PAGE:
Methods: Protein levels of 4 chemokines responsible for neutrophil infiltration and activation were quantified up to 72 hours in multiple brain regions (i.e. piriform cortex, hippocampus and thalamus) following SE onset using multiplex bead immunoassays. Chemokines with significantly increased protein levels were localized to resident brain cells (i.e. neurons, astrocytes, microglia and endothelial cells). Lastly, neutrophil infiltration into these brain regions was quantified and correlated to the expression of these chemokines.

Results: We observed significant concentration increases for CXCL1 and MIP-1α after seizure onset. CXCL1 expression originated from neurons and endothelial cells while MIP-1α was expressed by neurons and microglia. Lastly, the expression of these chemokines directly preceded and positively correlated with significant neutrophil infiltration in the brain. These data suggest that following GD-induced SE, a strong chemotactic response originating from various brain cells, recruits circulating neutrophils to the injured brain.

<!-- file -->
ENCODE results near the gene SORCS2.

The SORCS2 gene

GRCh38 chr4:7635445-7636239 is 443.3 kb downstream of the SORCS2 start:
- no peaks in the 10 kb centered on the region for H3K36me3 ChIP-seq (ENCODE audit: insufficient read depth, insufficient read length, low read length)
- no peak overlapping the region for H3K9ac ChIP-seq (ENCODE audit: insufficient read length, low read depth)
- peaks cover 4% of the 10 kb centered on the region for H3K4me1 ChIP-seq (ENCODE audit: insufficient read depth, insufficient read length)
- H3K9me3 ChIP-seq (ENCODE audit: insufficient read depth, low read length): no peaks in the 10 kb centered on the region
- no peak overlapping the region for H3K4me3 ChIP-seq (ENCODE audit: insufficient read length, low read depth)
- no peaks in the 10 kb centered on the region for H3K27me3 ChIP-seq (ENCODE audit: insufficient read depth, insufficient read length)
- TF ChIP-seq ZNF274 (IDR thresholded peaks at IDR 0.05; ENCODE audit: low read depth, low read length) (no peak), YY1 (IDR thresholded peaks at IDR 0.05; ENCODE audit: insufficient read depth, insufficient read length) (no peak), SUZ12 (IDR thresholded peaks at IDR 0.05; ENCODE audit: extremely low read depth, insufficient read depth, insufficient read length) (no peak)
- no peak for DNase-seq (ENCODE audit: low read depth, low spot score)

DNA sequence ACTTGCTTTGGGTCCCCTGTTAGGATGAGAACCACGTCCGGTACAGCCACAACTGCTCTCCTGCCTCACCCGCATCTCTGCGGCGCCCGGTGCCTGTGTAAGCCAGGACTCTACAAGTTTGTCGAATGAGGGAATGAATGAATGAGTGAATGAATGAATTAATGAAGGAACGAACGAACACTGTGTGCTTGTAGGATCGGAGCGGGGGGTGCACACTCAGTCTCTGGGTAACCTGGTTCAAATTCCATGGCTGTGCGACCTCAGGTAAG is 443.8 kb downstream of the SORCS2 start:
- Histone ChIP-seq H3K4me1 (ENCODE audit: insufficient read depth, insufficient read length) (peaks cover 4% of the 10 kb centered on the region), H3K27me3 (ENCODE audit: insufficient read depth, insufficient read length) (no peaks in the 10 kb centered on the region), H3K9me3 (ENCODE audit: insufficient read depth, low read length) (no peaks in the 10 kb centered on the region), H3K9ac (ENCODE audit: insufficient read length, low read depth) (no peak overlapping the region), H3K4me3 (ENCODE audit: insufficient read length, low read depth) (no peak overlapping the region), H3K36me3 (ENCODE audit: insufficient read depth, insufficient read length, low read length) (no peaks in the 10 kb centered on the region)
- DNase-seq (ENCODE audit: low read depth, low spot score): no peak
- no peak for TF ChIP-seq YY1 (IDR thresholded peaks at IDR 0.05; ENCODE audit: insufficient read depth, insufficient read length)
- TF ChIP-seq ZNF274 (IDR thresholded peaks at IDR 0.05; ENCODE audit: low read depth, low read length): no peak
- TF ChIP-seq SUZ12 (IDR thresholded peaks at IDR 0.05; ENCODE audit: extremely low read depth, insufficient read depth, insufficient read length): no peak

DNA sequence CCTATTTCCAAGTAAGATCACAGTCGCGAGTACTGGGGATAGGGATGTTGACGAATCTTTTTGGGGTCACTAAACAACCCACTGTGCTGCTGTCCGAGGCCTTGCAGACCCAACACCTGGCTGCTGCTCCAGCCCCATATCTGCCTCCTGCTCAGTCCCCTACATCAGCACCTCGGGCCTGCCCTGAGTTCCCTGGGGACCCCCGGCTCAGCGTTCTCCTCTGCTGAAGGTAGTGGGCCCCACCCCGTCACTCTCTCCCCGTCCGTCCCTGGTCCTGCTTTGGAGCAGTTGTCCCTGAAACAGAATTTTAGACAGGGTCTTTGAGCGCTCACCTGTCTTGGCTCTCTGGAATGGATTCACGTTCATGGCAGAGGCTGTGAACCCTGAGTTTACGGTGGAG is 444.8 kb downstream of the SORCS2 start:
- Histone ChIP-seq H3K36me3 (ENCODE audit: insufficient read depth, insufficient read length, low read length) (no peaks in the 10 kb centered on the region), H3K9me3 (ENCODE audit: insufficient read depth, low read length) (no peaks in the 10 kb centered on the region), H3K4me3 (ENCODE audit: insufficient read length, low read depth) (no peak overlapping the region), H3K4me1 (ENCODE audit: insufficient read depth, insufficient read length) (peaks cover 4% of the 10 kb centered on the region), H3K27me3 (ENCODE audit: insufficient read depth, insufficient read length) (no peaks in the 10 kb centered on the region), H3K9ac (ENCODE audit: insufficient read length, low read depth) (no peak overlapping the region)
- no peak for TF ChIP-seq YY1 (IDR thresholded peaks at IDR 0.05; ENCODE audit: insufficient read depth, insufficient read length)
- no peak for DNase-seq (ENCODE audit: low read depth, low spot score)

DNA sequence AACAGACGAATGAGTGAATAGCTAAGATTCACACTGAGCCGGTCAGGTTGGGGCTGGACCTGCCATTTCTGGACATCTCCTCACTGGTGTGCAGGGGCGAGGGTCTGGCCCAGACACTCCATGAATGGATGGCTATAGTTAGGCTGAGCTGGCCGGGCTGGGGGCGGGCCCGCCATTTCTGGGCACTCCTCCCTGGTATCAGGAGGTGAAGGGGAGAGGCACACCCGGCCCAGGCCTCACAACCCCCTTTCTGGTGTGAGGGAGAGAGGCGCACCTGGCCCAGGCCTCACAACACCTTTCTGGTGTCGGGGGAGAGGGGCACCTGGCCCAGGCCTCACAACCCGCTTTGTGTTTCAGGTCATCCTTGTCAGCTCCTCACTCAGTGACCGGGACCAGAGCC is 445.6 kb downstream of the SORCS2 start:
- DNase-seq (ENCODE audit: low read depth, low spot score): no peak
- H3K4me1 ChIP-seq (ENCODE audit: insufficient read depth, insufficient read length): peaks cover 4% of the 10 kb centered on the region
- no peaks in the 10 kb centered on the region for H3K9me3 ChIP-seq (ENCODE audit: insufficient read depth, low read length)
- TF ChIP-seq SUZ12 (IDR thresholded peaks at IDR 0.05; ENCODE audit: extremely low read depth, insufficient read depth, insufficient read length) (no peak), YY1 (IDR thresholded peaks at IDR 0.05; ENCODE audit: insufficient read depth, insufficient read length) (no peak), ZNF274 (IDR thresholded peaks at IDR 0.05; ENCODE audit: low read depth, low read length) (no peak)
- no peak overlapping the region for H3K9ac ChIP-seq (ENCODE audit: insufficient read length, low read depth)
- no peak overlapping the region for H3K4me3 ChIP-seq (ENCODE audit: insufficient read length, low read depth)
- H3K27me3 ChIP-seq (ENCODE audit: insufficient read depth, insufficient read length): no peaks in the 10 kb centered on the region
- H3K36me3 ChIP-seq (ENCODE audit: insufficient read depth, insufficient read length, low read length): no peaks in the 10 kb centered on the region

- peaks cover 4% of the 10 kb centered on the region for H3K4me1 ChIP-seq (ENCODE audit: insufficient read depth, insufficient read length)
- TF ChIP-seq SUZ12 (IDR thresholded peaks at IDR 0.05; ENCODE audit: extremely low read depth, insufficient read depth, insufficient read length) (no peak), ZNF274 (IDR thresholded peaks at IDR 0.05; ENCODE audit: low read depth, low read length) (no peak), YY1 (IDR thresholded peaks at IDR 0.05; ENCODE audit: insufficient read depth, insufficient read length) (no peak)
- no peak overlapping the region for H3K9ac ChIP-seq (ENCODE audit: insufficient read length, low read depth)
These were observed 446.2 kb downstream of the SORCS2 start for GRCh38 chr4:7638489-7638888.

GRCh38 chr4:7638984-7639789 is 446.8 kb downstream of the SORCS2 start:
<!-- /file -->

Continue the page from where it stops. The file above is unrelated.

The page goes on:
Conclusions: A strong induction of neutrophil attractant chemokines occurs following GD-induced SE resulting in neutrophil influx into injured brain tissues. This process may play a key role in the progressive secondary brain pathology observed in this model though further study is warranted.

Show MeSH
Related in: MedlinePlus